“It’s a lullaby to soothe another person amidst chaos,” states Neil. “I’ve always pictured it as a message to console someone terrified by all of the fireworks going on. Recognize explosions are normal, and you don’t need to freak out.”
“It’s a big idea,” Brad remarks. “We all have our own emotions and inner struggles. It’s something we connect over.”
“It was the first song I sang to my son on the day he was born,” smiles Matt.
Explosions represents a natural step for Three Days Grace. In the wake of 2018’s Outsider, they picked up “Rock Artist of the Year” at the iHeartRadio Music Awards and “Rock Songwriters of the Year” for the single “The Mountain” at the SOCAN Awards. The album garnered nods for “Album of the Year” and “Rock Album of the Year” at the 2019 Juno Awards. Three years prior, 2015’s Human housed the gold-selling “I Am Machine” and “Painkiller.” Achieving dozens of gold and platinum certifications worldwide, their catalog comprises the double-platinum Three Days Grace , triple-platinum One-X , gold-certified Life Starts Now , and epic Transit of Venus . As “one of the most-streamed rock bands in the world,” they impressively attract over 8 million monthly listeners on Spotify. Speaking to quietly inescapable presence, they appeared on the NBA2K19 Soundtrack curated by Travis Scott, while Jeris Johnson served up a viral cover of “Never Too Late” and the late Lil Peep and Lil Tracy have sampled “The Real You.” The band also collaborated with Young Thug on Bighead’s “Emotions.” Thus far, their number one smashes span “Chalk Outline,” “The High Road,” “Misery Loves My Company,” “World So Cold,” “Good Life,” “Break,” “Never Too Late,” “Animal I Have Become,” “Pain,” “Just Like You,” and “Home.”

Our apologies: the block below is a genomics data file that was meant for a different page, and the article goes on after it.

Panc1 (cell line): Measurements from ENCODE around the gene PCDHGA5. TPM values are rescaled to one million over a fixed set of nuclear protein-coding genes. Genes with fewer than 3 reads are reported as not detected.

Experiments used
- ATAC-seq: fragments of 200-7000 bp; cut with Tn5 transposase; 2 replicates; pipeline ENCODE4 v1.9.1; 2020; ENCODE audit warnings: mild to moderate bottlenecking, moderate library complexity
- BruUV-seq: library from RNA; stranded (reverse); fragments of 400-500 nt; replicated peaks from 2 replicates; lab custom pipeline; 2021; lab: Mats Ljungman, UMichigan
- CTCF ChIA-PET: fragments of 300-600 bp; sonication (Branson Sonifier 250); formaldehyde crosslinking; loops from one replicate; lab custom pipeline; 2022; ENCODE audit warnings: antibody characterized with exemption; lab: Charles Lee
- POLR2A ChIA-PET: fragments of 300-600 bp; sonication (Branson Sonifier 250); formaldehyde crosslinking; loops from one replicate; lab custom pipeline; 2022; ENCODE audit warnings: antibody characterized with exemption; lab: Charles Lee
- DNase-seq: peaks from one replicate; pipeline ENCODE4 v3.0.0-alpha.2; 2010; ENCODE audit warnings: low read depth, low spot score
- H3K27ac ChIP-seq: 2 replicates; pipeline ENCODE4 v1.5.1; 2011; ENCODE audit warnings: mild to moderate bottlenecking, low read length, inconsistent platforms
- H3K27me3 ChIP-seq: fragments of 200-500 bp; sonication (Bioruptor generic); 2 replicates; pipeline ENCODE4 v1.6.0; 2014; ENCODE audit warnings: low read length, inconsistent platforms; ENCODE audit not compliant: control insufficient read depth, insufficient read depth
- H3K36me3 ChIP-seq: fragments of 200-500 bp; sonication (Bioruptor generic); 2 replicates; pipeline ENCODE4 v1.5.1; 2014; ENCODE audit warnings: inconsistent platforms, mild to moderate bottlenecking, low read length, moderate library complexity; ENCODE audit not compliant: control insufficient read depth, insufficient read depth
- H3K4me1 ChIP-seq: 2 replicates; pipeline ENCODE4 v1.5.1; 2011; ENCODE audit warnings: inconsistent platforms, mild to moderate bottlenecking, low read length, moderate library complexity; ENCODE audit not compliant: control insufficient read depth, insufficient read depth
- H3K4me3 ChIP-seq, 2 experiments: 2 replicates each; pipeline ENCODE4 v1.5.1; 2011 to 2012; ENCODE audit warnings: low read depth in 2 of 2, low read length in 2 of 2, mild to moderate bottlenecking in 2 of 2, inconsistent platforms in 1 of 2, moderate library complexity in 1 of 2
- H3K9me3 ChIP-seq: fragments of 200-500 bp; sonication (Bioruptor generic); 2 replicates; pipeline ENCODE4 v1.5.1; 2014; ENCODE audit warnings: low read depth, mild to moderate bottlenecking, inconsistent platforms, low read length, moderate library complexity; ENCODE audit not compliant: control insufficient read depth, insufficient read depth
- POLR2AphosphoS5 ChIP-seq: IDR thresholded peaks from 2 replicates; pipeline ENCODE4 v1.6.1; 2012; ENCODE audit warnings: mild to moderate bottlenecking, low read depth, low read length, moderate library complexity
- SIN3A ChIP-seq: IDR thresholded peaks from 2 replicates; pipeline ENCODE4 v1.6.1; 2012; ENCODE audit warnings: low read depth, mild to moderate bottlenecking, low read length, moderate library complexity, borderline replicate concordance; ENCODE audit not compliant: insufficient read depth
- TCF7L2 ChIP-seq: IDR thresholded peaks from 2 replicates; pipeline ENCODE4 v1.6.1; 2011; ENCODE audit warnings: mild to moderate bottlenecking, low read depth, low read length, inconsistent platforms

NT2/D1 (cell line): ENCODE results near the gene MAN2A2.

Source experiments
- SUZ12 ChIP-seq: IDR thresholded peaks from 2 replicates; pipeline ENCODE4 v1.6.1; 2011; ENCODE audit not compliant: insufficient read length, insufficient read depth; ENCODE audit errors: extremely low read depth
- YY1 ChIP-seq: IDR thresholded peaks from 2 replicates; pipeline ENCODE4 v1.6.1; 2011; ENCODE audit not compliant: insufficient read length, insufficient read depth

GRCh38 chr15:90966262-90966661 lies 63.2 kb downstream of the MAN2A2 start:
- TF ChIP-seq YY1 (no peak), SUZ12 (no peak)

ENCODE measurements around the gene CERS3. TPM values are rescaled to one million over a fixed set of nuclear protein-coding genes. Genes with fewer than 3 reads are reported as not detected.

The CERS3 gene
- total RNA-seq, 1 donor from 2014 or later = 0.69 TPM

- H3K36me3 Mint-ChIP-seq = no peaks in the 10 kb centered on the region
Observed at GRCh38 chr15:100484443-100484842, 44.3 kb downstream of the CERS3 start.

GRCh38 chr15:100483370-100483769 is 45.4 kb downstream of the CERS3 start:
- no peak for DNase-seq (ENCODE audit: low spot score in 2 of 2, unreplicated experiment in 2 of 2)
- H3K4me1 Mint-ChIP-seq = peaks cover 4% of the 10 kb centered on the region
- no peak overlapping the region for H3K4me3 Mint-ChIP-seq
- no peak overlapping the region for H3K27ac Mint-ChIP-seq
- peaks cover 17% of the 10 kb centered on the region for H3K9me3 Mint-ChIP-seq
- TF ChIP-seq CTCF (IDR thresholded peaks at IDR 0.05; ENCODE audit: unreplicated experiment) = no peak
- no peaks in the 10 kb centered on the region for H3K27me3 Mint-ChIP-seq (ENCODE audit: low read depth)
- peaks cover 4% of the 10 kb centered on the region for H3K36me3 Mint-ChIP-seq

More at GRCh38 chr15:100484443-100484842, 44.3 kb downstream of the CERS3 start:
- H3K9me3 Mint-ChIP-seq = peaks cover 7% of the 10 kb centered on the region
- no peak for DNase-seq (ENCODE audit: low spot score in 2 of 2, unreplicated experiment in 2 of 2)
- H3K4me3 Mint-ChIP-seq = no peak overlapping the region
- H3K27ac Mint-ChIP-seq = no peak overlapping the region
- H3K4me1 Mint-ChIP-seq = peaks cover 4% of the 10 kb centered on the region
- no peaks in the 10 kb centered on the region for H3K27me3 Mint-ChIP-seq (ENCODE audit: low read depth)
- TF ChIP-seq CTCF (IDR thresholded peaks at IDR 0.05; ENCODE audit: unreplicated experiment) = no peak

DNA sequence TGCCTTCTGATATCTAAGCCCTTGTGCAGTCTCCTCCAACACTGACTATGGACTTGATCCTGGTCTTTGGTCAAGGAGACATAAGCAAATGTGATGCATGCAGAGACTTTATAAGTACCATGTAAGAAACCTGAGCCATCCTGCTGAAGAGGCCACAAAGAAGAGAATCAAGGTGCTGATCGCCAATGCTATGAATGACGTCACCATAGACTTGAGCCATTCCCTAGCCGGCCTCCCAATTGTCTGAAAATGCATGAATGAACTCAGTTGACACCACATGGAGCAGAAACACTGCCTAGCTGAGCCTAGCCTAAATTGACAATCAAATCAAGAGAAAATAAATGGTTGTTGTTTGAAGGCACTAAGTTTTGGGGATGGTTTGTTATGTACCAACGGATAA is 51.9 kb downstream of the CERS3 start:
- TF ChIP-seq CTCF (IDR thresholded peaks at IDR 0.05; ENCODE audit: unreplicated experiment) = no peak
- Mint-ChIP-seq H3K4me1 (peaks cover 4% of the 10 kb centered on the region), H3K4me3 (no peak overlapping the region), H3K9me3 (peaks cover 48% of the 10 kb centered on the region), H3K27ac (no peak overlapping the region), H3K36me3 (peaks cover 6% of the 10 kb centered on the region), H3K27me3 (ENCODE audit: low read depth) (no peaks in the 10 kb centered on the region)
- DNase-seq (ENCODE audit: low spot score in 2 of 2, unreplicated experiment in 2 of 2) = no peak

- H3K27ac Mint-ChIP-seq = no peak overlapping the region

In the end, Explosions signals another era for Three Days Grace.
“There’s a lot of positivity in this record,” Barry notes. “It’s about living like there’s no tomorrow and making the most of every moment. Hopefully, you feel that.”
“This band represents a huge part of my purpose and identity,” Neil leaves off. “Art helps explain our lives. If fans feel like the songs explain their lives, there’s nothing better.”
“We’re from a small town of 1,300,” Matt adds. “We can’t believe how far we’ve come, and it’s exciting that there’s a long way to go.”
Neil Sanderson – Drums
Brad Walst – Bass
Barry Stock – Guitar
Matt Walst – Vocals, Guitar